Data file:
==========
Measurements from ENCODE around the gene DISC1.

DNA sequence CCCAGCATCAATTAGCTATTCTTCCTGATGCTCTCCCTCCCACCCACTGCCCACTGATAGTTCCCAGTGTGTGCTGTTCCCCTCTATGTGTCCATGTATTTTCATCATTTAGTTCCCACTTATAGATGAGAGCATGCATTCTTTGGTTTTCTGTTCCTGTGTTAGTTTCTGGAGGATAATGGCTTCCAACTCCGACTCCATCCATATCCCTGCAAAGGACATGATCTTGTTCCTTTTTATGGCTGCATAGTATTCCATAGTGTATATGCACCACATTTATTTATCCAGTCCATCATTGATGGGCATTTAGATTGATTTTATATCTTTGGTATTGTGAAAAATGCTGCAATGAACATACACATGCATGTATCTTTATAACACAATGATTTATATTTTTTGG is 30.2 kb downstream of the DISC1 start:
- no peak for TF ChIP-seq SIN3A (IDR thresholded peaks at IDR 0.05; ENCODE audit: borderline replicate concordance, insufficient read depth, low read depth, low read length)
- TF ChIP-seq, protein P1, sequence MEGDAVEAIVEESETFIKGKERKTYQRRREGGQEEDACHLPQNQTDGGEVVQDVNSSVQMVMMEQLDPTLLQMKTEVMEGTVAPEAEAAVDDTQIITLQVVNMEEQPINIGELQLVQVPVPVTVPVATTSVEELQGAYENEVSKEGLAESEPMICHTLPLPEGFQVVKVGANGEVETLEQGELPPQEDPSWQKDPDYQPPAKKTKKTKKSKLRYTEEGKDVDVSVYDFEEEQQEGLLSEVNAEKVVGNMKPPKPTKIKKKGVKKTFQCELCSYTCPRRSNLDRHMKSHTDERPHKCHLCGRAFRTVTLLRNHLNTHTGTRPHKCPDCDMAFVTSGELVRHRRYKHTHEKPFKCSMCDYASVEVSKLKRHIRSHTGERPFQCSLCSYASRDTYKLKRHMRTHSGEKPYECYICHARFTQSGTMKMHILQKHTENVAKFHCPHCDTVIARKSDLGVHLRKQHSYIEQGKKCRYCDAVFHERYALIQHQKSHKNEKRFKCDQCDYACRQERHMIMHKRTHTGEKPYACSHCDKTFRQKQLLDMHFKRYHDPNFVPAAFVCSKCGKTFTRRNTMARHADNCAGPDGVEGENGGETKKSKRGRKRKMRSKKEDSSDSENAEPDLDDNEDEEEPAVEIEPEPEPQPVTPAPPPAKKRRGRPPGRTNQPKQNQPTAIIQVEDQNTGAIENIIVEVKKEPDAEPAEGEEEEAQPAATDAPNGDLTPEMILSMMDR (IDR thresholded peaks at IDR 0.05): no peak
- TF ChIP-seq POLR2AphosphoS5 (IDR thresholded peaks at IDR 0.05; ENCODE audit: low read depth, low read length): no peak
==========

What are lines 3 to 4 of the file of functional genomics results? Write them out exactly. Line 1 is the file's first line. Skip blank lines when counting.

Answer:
- no peak for TF ChIP-seq SIN3A (IDR thresholded peaks at IDR 0.05; ENCODE audit: borderline replicate concordance, insufficient read depth, low read depth, low read length)
- TF ChIP-seq, protein P1, sequence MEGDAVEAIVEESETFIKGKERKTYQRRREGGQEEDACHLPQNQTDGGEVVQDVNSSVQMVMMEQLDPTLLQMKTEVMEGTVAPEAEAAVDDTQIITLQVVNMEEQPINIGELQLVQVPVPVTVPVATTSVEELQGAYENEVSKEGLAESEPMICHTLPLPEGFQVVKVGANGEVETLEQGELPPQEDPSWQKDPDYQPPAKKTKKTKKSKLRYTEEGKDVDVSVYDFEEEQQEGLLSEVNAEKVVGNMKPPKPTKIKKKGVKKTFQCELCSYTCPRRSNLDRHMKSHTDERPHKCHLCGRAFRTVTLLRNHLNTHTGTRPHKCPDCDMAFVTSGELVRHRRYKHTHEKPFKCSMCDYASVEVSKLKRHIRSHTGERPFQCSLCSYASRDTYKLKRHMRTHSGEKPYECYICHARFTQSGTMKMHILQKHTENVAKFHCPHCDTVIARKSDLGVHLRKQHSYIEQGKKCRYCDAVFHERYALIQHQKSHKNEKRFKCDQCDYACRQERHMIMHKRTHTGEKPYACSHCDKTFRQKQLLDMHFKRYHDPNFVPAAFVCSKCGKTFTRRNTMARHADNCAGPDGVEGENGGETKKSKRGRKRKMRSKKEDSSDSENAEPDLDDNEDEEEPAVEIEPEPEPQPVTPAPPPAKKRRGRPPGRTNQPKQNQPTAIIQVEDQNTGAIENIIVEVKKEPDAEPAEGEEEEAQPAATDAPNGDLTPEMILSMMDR (IDR thresholded peaks at IDR 0.05): no peak